Category Archives: music

Joe Morris Mess Hall (hatOLOGY)

A fan of the imagination and agility that Joe Morris has brought to improvised music since his 1983 Wraparound debut, I’ve always marveled at the guitarist’s free-flowing lines. Teeming with notes, their ardor spills forward in an inviting manner. In the best circumstances, their accrued subtleties have the ability to swoop down and scoop up even mildly intrigued listeners.

Morris has been refining this lyrical approach for decades, and the acclaim he’s earned in last ten years suggests that his eloquence is becoming more reliable. But from time to time, he has also invested in a brash group sound that revels in volume. With a smile on his face he’s deemed these aggressive tacks his “Big Loud Electric Guitar” experiments. Mess Hall (hatOLOGY) is the conclusion of a trilogy that Morris began mapping out in the ‘80s, one that uses nuanced particulars of music theory and the ornery pleasures of noise to celebrate the joy of group interaction. Like its precursors Sweatshop and Racket Club, Mess Hall delivers a fetching jumble of sound, both cantankerous and captivating.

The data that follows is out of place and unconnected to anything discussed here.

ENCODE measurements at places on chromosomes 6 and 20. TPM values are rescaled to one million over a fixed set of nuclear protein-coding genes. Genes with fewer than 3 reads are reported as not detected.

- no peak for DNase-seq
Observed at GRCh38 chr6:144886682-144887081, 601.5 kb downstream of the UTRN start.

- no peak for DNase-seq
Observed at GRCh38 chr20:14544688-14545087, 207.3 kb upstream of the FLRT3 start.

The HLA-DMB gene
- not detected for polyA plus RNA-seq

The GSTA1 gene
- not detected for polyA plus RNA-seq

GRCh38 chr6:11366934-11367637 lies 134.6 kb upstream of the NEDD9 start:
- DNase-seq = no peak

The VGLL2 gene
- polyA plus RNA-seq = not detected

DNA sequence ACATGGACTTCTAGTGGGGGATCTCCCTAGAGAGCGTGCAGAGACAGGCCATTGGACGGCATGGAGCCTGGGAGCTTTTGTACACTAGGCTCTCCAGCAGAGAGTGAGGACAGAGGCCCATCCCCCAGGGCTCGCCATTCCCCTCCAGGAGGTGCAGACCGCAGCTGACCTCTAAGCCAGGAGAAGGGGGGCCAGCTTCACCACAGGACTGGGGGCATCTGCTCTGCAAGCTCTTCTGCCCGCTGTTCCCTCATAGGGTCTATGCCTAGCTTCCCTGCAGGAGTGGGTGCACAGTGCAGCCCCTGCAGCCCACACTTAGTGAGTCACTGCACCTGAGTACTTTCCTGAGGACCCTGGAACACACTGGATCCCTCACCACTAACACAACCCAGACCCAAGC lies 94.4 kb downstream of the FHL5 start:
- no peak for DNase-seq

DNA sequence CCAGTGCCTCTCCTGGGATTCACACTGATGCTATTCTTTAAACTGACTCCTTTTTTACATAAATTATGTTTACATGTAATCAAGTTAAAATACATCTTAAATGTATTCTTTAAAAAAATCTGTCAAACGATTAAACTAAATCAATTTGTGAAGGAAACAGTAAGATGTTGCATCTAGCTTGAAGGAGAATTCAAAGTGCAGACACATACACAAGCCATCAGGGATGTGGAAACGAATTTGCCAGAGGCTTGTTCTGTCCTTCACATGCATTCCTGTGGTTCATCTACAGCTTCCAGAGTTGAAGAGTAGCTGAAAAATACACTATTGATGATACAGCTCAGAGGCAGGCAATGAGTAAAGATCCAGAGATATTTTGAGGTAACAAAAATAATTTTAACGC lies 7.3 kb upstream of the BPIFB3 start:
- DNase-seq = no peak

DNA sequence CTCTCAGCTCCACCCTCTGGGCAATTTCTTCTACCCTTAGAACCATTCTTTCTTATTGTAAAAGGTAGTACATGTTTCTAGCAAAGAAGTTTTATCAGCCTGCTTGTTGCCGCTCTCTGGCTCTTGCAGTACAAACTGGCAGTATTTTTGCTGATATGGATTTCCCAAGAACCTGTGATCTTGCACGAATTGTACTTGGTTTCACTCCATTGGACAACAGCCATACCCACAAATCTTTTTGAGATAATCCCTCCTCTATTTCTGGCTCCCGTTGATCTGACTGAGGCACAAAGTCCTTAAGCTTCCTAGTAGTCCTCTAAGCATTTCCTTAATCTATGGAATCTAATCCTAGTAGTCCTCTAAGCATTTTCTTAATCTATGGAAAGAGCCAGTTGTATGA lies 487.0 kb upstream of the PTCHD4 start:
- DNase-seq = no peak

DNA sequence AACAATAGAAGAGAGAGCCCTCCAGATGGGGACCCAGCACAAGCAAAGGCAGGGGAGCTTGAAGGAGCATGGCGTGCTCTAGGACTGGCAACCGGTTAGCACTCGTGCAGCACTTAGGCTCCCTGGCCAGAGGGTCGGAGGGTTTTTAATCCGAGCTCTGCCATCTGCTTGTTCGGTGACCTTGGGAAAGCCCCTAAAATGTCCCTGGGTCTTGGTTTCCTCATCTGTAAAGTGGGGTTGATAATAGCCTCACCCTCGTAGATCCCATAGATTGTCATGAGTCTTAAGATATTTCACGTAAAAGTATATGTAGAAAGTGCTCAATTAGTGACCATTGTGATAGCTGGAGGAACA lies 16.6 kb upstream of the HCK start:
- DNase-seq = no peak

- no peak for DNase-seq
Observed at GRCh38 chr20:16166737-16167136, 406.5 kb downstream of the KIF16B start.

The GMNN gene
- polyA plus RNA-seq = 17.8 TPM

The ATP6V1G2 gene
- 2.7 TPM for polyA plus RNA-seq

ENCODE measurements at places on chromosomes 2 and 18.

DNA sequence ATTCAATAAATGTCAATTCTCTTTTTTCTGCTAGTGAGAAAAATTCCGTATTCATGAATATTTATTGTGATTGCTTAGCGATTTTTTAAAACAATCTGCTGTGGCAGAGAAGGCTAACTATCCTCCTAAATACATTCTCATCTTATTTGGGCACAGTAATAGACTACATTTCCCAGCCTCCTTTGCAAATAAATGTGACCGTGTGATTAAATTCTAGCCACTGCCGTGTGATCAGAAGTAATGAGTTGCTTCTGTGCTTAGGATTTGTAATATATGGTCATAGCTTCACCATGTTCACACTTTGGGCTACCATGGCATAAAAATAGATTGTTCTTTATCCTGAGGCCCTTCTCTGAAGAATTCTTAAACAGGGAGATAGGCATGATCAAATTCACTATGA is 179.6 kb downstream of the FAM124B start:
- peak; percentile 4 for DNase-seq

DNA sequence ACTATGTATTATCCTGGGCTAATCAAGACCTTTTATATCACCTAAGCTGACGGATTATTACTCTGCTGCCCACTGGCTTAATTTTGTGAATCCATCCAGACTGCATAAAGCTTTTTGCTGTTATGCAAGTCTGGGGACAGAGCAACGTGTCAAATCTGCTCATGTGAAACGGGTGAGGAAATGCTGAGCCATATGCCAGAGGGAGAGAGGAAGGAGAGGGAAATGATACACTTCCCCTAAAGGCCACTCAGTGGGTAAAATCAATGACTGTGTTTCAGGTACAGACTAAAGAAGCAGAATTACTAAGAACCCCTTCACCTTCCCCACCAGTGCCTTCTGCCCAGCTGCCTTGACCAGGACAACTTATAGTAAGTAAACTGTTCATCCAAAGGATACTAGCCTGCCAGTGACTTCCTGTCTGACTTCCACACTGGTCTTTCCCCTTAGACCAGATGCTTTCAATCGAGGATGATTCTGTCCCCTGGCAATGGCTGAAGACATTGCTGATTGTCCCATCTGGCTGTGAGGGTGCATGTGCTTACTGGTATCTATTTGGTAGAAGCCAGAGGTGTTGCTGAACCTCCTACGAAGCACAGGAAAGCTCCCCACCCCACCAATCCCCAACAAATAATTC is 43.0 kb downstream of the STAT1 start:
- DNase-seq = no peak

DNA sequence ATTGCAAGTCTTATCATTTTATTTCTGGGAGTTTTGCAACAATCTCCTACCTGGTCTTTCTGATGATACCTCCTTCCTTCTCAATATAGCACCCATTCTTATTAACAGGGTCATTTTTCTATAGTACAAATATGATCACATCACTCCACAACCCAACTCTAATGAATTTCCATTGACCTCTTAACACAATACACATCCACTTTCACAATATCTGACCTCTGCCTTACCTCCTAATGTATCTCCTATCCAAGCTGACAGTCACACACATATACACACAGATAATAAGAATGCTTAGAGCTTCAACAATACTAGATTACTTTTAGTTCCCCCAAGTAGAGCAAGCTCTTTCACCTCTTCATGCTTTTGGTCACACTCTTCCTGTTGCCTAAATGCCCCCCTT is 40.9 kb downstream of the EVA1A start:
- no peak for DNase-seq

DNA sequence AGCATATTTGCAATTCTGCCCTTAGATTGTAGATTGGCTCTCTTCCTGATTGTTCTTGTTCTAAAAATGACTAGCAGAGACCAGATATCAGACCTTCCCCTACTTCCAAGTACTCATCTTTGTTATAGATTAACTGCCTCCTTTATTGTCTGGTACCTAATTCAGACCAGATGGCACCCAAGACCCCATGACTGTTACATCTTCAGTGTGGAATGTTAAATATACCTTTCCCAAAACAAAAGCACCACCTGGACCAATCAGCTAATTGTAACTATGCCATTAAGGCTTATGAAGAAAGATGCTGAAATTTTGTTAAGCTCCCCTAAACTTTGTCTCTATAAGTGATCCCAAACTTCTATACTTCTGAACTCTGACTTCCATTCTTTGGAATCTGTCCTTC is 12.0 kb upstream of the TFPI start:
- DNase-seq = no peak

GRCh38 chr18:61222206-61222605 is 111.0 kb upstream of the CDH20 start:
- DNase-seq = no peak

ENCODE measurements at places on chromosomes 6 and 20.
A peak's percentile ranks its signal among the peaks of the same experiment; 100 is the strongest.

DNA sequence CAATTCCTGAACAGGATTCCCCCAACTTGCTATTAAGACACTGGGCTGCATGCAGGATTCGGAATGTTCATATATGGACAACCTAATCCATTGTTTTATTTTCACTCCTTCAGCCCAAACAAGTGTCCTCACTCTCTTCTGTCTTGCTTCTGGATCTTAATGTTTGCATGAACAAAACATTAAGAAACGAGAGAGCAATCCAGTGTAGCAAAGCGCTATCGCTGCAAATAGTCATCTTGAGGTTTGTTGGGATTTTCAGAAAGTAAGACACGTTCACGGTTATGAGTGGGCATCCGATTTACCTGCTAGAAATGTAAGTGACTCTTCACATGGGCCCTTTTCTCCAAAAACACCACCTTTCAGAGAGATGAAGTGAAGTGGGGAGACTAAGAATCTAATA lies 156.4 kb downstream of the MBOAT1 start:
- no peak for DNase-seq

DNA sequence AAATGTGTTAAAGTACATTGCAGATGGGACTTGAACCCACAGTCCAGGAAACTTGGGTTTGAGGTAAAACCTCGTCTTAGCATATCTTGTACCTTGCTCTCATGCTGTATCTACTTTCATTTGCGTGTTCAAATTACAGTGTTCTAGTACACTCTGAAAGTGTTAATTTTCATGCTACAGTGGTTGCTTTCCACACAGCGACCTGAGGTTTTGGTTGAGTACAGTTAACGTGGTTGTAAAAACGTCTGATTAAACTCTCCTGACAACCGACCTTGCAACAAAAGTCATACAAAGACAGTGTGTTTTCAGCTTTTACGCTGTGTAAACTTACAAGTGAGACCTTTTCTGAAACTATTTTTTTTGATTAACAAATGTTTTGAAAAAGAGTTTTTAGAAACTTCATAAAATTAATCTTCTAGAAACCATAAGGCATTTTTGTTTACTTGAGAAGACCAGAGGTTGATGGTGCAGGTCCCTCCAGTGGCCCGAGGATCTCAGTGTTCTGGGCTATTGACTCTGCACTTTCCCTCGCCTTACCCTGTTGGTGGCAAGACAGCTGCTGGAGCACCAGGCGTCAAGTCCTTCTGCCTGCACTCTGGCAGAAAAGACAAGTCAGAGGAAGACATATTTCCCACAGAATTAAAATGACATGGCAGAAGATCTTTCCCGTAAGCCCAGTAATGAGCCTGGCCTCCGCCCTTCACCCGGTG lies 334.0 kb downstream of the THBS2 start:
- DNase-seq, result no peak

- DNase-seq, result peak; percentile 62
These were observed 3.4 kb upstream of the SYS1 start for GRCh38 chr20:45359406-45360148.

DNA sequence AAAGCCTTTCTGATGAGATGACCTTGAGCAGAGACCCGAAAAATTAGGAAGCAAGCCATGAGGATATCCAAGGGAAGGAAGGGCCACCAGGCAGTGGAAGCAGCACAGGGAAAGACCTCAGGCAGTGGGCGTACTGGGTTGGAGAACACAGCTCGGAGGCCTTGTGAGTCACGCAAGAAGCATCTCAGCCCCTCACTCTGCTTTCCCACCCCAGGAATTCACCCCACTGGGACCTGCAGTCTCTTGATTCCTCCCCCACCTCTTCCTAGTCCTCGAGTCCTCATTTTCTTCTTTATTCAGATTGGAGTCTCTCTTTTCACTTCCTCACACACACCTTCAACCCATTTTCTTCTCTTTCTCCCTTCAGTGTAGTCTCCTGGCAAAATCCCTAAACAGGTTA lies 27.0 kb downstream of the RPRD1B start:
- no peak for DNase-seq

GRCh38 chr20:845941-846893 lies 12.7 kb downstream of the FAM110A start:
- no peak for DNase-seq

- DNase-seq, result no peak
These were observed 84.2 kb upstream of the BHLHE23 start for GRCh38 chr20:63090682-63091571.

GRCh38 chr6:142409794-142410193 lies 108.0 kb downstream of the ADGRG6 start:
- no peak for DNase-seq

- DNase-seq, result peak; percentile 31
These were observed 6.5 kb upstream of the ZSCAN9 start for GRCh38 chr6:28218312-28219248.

In his liner notes the leader recalls being inspired by Jimi Hendrix when first approaching his instrument in 1969, and while Mess Hall’s string forays include plenty of fluid fuzz, it’s there the parallels end. Comprised of drummer Jerome Deupree (the Morphine maestro who also drove the Sweatshop and Racket Club bands) and keyboardist Steve Lanter (an occasional Morris associate and inventive pianist), this is a trio that romps through these tracks to milk a collective vehemence, and a wonderfully nasty one at that. Forget the  “soloist out front with backing rhythm support” formula; as “Advanced Animal” and “Response Arena” suggest, it’s all about the shared roar.